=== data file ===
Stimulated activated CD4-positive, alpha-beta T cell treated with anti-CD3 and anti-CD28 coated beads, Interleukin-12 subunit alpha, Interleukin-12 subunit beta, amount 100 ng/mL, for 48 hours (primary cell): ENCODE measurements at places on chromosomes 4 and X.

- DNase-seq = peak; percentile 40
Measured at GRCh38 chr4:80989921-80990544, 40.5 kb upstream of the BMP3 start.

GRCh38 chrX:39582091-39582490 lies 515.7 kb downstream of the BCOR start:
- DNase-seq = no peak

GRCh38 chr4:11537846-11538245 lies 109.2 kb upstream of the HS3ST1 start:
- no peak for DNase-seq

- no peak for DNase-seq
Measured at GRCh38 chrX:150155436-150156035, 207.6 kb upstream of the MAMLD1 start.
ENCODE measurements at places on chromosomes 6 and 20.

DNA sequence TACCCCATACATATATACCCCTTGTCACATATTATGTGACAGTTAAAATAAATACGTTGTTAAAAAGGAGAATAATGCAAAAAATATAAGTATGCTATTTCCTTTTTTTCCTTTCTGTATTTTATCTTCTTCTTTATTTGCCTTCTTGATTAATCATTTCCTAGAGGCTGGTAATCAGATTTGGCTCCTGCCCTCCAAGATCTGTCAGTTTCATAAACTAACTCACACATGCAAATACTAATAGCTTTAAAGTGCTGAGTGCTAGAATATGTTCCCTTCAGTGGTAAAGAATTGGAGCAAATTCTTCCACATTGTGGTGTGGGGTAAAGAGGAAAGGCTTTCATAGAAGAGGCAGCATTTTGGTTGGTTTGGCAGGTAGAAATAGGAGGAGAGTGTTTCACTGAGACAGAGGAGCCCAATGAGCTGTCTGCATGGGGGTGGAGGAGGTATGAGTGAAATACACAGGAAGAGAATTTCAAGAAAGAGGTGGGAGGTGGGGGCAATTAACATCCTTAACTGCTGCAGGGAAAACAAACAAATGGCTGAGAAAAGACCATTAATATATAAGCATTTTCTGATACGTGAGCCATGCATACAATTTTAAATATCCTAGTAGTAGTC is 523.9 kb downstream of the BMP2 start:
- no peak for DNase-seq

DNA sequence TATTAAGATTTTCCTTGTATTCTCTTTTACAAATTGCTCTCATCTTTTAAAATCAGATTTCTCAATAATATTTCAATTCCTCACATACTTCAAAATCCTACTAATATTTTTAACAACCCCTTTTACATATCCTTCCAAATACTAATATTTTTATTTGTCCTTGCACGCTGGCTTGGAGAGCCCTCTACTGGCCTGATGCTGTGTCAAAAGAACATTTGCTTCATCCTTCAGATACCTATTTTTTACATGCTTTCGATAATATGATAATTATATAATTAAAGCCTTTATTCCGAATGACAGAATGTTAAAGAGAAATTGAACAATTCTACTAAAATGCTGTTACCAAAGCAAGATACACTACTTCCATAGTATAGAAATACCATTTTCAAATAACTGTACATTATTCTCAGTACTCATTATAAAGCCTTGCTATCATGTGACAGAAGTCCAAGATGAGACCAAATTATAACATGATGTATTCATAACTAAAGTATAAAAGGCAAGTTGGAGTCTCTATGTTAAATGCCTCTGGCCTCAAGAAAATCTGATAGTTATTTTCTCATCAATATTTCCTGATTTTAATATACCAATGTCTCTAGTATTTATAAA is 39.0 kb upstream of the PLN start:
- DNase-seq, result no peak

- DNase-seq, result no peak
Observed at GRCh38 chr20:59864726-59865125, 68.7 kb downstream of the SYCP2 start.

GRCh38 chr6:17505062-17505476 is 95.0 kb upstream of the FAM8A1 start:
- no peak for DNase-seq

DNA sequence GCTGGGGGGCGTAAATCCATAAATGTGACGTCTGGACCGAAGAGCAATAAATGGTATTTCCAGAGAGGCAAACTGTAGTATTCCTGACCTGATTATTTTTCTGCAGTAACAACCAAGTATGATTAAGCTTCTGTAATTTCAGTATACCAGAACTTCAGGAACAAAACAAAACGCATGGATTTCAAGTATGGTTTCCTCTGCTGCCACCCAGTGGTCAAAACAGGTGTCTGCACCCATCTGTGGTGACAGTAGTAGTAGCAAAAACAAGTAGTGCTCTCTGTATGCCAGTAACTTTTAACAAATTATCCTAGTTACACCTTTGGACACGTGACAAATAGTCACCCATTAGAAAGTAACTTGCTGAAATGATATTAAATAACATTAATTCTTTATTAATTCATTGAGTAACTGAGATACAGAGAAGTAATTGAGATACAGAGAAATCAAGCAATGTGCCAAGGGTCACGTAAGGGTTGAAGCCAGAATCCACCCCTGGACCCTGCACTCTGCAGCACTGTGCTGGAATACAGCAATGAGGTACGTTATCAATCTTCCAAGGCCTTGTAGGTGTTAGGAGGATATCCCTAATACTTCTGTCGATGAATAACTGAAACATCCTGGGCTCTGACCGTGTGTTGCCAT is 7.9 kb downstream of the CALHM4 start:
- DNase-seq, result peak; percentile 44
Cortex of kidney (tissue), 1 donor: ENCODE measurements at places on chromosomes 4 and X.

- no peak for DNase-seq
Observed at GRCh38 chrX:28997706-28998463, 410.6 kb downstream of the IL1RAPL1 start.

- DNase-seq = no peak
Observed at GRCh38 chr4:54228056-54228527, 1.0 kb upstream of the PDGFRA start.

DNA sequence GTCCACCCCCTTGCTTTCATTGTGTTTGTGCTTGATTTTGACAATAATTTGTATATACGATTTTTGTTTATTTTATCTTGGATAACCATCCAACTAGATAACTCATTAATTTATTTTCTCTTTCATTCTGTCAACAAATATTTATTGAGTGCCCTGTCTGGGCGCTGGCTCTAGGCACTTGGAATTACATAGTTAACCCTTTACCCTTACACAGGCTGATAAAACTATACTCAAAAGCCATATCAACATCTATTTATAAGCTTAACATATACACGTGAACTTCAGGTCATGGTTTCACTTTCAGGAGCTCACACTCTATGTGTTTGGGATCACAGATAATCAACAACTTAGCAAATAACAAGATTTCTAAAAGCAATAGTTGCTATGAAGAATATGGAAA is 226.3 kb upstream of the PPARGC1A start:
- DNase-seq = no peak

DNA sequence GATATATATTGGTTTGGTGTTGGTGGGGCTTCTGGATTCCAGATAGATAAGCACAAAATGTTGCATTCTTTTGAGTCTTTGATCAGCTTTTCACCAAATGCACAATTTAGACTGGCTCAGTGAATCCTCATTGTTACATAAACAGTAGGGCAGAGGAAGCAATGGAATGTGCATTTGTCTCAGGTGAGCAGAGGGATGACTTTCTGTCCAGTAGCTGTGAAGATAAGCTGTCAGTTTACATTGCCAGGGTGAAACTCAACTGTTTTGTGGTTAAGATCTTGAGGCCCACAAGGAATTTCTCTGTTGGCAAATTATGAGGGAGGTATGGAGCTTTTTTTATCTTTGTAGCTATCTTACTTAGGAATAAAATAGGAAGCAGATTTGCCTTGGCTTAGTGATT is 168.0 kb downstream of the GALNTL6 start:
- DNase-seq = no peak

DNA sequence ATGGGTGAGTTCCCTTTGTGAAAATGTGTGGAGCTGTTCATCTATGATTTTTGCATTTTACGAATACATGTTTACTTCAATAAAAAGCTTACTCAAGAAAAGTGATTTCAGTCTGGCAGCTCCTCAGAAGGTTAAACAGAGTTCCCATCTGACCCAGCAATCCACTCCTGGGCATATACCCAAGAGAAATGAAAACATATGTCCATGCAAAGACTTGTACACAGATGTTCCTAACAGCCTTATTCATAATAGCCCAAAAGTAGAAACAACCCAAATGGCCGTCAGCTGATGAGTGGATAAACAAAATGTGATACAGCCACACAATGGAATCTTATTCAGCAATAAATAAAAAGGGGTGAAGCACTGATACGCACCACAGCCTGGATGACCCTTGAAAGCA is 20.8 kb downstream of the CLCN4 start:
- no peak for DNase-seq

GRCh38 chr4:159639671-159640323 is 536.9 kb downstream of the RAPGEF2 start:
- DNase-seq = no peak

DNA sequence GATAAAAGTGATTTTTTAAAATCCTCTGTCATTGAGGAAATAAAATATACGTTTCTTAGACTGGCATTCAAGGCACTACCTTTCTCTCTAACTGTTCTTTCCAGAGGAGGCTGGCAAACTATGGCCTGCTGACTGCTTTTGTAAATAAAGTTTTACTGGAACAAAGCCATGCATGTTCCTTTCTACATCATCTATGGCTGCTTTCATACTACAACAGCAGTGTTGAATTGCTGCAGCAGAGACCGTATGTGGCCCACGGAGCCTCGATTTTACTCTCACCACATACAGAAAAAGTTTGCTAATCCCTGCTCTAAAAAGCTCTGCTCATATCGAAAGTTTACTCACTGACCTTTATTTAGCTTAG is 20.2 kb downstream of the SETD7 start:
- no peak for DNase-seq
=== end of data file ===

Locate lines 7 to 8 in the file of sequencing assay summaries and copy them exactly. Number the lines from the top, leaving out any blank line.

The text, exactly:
- no peak for DNase-seq

- no peak for DNase-seq